This finding could lead to fewer activity restrictions for people with this condition, which involves the heart muscle becoming thickened and enlarged.
HCM is an inherited disorder that affects about one in 500 people worldwide. It is associated with sudden cardiac death in young people.
Yet the U.S. National Institutes of Health-funded study found that those who exercised vigorously are no more likely to die or experience severe cardiac events than those who exercised moderately or not at all.
“Based on these data, we’re learning that we don’t need to universally restrict HCM patients from participating in vigorous exercise, something that’s so important to all of us,” said study co-author Dr. Rachel Lampert, a professor of medicine at Yale School of Medicine, in New Haven, Conn.
“Individuals with this condition should talk to a health care provider with expertise in HCM about getting back on the field, back in the pool and back on the court, if that’s what they want to do,” Lampert said in an institute news release. “Getting an expert evaluation is key to determining degree of risk for all HCM patients, and critical before going back to play.”
To study this, the researchers recruited 1,660 people with HCM or who carried the gene for it but had no signs of the condition. Patients ranged from ages 8 to 60, and were recruited from 42 high-volume HCM medical centers in the United States, United Kingdom, Canada, Australia and New Zealand.
People who could not exercise for established medical reasons, including those awaiting heart transplantation or with severe asthma, were excluded from the research.
About 15% of the participants reported they were sedentary. Another 43% said they did moderate exercise, such as brisk walking. About 42% said they exercised vigorously with activities including running or fast swimming.
The study followed the groups for about three years, looking for sudden deaths, resuscitated sudden cardiac arrests, appropriate implantable cardioverter-defibrillator (ICD) shocks, and something called arrhythmic syncope, which can include fainting or passing out.
Using a statistical formula, the researchers found that about 1.5% of participants a year who reported exercising vigorously died or had severe cardiac events. This was the same percentage as those who exercised moderately or described themselves as sedentary.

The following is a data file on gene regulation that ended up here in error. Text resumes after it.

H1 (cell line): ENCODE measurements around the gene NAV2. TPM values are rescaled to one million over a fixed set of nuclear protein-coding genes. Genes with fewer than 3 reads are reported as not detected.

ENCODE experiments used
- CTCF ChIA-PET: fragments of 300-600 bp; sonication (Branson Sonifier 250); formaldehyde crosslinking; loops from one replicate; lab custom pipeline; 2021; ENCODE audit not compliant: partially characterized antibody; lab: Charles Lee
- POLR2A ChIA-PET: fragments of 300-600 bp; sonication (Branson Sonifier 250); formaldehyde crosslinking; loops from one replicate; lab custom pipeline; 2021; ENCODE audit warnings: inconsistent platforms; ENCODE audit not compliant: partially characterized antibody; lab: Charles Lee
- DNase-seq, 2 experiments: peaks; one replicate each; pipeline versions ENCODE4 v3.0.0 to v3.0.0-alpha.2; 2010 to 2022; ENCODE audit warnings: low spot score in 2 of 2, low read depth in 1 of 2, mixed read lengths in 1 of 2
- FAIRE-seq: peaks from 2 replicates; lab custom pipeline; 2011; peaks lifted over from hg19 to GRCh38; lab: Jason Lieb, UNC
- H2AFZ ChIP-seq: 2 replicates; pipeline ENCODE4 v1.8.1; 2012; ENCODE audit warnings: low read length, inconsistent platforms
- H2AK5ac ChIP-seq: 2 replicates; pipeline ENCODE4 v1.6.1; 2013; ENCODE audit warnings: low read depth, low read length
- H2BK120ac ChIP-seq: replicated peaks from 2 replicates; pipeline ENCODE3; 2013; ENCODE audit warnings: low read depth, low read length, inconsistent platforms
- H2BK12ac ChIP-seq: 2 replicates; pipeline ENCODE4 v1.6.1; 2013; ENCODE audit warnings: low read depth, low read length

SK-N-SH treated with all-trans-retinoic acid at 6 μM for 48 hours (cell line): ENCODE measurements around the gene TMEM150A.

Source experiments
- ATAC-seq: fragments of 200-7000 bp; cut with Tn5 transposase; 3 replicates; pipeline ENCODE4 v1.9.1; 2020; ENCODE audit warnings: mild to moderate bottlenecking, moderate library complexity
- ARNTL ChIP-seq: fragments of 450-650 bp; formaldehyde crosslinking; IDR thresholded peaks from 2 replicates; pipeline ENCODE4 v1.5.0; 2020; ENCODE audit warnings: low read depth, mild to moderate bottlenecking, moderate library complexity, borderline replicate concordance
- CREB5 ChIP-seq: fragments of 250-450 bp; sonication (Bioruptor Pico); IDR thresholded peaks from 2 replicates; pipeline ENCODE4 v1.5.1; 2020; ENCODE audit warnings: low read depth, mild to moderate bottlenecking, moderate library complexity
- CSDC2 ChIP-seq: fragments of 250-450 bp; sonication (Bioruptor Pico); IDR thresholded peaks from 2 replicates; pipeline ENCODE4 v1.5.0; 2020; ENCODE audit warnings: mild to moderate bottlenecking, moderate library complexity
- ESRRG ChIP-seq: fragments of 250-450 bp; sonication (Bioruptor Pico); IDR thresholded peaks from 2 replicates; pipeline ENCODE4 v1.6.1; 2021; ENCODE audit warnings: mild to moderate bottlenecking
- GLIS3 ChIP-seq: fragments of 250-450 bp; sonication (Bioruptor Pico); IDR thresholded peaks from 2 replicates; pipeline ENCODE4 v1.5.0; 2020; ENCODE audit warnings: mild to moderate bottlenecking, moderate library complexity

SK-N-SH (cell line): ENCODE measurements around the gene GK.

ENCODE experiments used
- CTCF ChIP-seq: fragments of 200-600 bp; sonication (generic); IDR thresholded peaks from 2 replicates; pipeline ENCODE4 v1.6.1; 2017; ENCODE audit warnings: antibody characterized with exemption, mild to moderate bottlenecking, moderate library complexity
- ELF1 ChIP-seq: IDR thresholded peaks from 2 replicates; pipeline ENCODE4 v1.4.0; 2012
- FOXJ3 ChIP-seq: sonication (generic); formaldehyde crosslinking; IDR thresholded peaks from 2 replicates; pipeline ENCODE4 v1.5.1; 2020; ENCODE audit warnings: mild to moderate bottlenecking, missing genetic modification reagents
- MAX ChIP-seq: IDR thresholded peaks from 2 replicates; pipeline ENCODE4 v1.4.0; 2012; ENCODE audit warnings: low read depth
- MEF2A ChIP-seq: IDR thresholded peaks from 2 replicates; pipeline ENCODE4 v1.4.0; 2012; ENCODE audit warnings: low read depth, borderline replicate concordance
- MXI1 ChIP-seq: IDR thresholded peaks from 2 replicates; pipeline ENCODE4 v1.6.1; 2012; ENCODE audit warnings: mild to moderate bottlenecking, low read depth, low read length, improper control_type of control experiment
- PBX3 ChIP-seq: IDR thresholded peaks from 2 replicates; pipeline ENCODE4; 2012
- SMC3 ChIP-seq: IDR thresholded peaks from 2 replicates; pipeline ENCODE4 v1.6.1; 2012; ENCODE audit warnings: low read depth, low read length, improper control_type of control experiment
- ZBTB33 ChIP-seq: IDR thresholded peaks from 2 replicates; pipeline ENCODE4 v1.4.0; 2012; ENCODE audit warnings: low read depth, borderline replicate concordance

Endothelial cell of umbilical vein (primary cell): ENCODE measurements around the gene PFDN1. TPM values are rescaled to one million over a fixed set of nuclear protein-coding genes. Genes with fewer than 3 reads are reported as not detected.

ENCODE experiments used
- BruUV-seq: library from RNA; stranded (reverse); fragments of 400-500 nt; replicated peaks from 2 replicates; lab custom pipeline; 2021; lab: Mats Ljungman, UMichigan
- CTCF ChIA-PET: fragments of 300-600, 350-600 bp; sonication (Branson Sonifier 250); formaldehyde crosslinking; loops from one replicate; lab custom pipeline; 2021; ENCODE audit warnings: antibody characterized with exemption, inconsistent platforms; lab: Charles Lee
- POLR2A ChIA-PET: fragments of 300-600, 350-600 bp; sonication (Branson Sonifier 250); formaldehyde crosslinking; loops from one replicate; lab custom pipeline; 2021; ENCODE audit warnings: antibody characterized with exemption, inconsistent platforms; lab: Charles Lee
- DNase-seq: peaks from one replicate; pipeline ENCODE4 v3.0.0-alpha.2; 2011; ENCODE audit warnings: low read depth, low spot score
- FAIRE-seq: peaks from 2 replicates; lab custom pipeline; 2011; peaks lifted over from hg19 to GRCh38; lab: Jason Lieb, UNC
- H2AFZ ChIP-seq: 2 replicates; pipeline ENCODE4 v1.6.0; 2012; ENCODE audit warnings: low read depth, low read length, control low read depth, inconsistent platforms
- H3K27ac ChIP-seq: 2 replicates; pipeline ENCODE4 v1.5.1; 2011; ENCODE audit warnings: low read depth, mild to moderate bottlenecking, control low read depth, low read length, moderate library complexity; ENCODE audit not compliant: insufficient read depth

It was also similar to what was experienced by competitive exercisers (39% of the vigorous group), and for a subgroup of 42 young people who participated in interscholastic competitive sports such as baseball, track, soccer and basketball.
“This finding is significant and provides a measure of reassurance that exercise may be safe for persons with HCM,” said Dr. Patrice Desvigne-Nickens, a medical officer in the U.S. National Heart, Lung and Blood Institute’s division of cardiovascular sciences.
“However, we stress that individuals with the condition should not be exercising until they’ve first had an evaluation by a provider with expertise in HCM about their overall risk of sudden cardiac death. It is important to know that all patients with HCM could potentially be at risk for sudden death,” she added.
HCM makes it harder for the heart to pump blood because the thickened lower chambers of the heart are too stiff. Some patients may experience shortness of breath, chest pain, fatigue and a life-threatening irregular heartbeat, known as arrhythmia. Rarely, this causes sudden death.
People with this condition typically take medication or have a surgically implanted device, such as an ICD, to detect an arrhythmia.
In the past, recommendations to restrict all exercise have been based on caution, not on specific data, the researchers noted.
The study findings were published online May 17 in JAMA Cardiology.
The American Heart Association has more on hypertrophic cardiomyopathy.
SOURCE: U.S. National Institutes of Health, news release, May 17, 2023